Phil Gingrey

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Phil Gingrey
File:Phil gingrey.png
Member of the U.S. House of Representatives
from Georgia's 11th district
In office
January 3, 2003 – January 3, 2015
Preceded by John Linder
Succeeded by Barry Loudermilk
Member of the Georgia Senate
In office
Personal details
Born John Phillip Gingrey
(1942-07-10) July 10, 1942 (age 76)
Augusta, Georgia, U.S.
Political party Republican
Spouse(s) Billie Ayers
Children Billy
Laura Neill
Alma mater Georgia Institute of
Technology, Atlanta

Georgia Regents University
Religion Roman Catholicism

John Phillip "Phil" Gingrey, (born July 10, 1942) was the U.S. representative for Georgia's 11th congressional district from 2003 to 2015. He is a member of the Republican Party (GOP). The district is located in the northwestern suburbs of Atlanta.

On March 27, 2013, Gingrey announced he would be a candidate in the 2014 race for U.S. Senate for his state,[1] but he lost in the May 20, 2014 Republican primary, placing fourth.

Early life, education, and early political career

Gingrey was born and raised in Augusta, Georgia and graduated from Aquinas High School.[2] He received a bachelor's degree in Chemistry from Georgia Tech in 1965, and then attended Medical College of Georgia.[2] He then worked as an obstetrician. While at Georgia Tech, Gingrey was a driver of the Ramblin' Wreck mascot car.[3] He also became a member of the Gamma Alpha Chapter of the Sigma Nu Fraternity.[4]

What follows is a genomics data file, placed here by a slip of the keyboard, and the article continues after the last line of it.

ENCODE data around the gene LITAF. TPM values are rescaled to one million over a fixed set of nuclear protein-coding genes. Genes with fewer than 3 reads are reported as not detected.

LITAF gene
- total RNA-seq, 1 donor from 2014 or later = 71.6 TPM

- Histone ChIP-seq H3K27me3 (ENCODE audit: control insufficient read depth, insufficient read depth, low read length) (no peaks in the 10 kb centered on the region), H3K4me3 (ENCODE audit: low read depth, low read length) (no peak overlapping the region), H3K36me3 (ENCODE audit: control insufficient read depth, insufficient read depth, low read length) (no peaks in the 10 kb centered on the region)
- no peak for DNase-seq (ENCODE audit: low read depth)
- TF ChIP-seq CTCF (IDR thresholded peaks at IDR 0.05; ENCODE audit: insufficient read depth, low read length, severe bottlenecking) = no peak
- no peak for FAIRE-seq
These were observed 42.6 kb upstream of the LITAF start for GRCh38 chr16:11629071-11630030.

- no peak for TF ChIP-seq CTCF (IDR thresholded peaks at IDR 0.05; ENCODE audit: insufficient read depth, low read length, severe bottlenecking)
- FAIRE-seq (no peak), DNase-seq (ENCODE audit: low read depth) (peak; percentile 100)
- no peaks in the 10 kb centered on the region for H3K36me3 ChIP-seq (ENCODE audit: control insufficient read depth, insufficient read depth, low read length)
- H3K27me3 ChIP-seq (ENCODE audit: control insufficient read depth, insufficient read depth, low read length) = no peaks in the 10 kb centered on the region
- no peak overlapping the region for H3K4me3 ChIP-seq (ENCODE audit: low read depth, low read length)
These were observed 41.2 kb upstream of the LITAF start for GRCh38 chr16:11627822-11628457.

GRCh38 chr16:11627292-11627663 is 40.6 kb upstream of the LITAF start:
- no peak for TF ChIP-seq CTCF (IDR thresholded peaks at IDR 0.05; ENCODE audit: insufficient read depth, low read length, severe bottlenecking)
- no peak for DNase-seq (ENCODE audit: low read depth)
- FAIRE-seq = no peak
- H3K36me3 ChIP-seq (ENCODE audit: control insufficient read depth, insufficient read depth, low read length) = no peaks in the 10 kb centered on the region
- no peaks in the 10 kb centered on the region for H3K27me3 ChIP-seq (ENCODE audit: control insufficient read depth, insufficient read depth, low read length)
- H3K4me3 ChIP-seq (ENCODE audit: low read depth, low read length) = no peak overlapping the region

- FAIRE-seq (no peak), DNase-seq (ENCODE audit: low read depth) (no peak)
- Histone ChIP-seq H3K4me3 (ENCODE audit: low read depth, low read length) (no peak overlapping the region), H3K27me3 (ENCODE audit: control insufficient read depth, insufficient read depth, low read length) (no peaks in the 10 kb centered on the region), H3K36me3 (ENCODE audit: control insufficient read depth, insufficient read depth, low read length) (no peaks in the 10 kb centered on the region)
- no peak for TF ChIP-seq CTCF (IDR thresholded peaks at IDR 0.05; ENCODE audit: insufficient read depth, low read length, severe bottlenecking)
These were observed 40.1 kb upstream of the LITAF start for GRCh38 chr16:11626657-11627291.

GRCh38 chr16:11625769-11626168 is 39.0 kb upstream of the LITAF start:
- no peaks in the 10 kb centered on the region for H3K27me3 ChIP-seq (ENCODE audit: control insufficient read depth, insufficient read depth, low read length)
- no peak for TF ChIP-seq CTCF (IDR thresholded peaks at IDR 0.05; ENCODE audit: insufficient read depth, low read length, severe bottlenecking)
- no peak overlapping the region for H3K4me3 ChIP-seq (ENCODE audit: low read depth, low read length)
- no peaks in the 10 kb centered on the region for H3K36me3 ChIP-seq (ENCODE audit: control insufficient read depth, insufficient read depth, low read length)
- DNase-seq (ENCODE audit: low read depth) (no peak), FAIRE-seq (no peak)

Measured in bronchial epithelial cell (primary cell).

Gringrey entered politics when he ran for the Marietta School Board, a body of which he was three times named chairman.[citation needed] He served two terms as a member of the Georgia State Senate from 1999 to 2003.[citation needed]

U.S. House of Representatives


Georgia gained two districts after the 2000 Census, but the Democratic-controlled state legislature wanted to see more Democrats in the congressional delegation.[citation needed] They produced a map that was designed to elect seven Democrats and six Republicans; the delegation at the time consisted of eight Republicans and three Democrats.[citation needed] In the process, they drew Republicans Bob Barr and John Linder into the same district.[citation needed] The new district was numbered the 7th – Barr's former district number – but contained most of the territory in Linder's 11th District.[citation needed]

The remainder of Barr's former territory was renumbered the 11th and redrawn to include some Democratic-leaning rural territory northwest of Atlanta.[citation needed] It was also 28 percent black.[citation needed] Gingrey faced Democrat Roger Kahn, who had lost to Barr in 2000, and narrowly defeated him by three points.[citation needed]